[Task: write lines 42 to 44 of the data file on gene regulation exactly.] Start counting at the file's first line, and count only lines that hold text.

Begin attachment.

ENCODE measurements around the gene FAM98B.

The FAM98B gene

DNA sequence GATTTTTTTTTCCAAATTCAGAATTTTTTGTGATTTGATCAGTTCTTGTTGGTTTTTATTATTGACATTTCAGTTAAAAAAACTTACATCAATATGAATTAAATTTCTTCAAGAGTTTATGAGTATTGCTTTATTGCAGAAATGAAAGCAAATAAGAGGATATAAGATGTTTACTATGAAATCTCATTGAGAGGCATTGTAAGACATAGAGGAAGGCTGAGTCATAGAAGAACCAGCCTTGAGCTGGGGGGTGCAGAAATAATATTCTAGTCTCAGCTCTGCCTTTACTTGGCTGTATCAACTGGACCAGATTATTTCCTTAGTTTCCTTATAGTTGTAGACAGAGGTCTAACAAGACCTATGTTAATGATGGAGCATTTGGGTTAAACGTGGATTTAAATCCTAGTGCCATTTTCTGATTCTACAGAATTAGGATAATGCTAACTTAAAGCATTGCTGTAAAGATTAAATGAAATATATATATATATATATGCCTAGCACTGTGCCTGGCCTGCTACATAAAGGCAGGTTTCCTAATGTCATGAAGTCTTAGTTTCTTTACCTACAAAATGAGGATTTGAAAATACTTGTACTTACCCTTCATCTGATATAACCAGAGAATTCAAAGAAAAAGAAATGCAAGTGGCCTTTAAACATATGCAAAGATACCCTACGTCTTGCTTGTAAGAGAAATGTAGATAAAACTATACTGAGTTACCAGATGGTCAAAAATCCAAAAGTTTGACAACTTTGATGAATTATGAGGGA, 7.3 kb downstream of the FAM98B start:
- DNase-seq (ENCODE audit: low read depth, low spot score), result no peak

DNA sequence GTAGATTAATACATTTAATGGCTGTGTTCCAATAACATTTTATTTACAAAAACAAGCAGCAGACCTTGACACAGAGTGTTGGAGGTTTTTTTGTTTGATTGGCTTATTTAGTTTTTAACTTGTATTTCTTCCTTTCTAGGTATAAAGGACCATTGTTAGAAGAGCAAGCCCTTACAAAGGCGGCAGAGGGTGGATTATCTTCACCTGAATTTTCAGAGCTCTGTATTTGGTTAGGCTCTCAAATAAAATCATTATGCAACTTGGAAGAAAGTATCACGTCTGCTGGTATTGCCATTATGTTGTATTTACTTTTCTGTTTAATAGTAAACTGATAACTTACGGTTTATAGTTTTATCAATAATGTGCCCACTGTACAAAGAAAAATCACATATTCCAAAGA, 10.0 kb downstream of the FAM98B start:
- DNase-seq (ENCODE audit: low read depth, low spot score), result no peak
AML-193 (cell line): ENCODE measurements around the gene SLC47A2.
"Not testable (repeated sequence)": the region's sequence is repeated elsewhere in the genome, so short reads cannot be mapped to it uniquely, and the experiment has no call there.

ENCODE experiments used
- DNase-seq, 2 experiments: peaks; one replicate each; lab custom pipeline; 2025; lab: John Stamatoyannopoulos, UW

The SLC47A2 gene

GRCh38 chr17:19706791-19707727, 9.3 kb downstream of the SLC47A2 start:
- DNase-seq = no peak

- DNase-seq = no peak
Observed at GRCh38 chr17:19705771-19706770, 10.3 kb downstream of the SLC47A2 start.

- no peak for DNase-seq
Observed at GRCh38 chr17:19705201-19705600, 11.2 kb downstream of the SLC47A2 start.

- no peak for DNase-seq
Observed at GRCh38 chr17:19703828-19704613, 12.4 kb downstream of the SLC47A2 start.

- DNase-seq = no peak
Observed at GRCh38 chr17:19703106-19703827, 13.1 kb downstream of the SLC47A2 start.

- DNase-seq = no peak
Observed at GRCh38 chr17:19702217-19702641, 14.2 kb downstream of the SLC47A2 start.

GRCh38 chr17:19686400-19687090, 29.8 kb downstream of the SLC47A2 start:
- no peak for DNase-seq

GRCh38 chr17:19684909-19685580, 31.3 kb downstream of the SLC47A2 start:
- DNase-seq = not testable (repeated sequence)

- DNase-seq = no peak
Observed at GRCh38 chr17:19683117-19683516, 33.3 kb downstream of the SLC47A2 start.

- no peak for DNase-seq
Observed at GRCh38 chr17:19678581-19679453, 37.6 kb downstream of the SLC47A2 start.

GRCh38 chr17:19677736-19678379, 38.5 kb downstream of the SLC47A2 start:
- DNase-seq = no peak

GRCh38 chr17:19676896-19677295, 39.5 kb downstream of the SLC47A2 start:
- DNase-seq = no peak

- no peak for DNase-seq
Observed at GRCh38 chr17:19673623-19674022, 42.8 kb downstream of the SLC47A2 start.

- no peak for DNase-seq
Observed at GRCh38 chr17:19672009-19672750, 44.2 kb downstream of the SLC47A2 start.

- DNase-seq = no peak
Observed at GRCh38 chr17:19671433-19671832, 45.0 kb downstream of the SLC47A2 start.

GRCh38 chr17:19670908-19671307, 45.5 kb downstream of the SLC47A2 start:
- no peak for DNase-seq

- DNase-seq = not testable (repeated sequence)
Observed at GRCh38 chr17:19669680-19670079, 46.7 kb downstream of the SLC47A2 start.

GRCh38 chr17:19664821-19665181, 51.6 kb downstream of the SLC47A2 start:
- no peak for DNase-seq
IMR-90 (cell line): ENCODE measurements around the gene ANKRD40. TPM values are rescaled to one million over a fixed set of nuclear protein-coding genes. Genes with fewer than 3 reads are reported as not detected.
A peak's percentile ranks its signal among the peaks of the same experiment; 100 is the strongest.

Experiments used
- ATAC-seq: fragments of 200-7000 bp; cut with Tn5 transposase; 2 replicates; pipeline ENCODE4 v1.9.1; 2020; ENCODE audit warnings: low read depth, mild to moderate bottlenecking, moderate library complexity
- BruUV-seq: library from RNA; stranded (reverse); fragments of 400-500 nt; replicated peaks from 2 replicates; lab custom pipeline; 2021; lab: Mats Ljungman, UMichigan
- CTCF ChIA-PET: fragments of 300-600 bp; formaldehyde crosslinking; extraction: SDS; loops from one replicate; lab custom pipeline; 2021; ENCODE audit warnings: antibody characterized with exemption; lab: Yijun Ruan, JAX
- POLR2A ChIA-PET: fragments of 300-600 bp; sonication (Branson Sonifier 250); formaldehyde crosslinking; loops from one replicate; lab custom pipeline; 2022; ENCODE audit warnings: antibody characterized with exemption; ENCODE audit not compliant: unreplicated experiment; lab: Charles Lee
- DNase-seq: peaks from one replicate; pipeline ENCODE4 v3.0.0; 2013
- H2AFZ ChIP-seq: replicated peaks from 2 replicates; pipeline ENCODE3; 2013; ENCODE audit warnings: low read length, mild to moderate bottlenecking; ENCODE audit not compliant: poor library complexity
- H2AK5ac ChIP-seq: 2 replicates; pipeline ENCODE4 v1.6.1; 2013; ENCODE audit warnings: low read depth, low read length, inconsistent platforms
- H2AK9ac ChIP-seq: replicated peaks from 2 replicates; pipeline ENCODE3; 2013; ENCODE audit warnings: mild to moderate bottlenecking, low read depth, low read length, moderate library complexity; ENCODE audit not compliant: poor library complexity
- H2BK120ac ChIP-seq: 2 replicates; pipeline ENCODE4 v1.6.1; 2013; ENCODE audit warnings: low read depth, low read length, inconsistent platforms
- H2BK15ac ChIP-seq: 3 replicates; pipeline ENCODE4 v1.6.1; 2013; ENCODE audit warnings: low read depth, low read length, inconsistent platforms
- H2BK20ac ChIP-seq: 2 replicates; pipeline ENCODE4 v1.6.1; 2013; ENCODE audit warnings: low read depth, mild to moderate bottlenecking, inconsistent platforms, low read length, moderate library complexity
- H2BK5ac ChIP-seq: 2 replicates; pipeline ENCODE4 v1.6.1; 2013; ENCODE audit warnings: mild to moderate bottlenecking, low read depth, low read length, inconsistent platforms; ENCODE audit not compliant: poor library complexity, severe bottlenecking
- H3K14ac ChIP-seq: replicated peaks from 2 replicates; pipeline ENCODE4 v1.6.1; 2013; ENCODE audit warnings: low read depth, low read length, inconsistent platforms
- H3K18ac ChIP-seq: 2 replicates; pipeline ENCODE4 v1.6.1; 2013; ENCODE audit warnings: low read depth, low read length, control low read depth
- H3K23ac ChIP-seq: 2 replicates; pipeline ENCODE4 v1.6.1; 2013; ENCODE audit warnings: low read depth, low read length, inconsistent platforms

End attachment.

GRCh38 chr17:19670908-19671307, 45.5 kb downstream of the SLC47A2 start:
- no peak for DNase-seq

- DNase-seq = not testable (repeated sequence)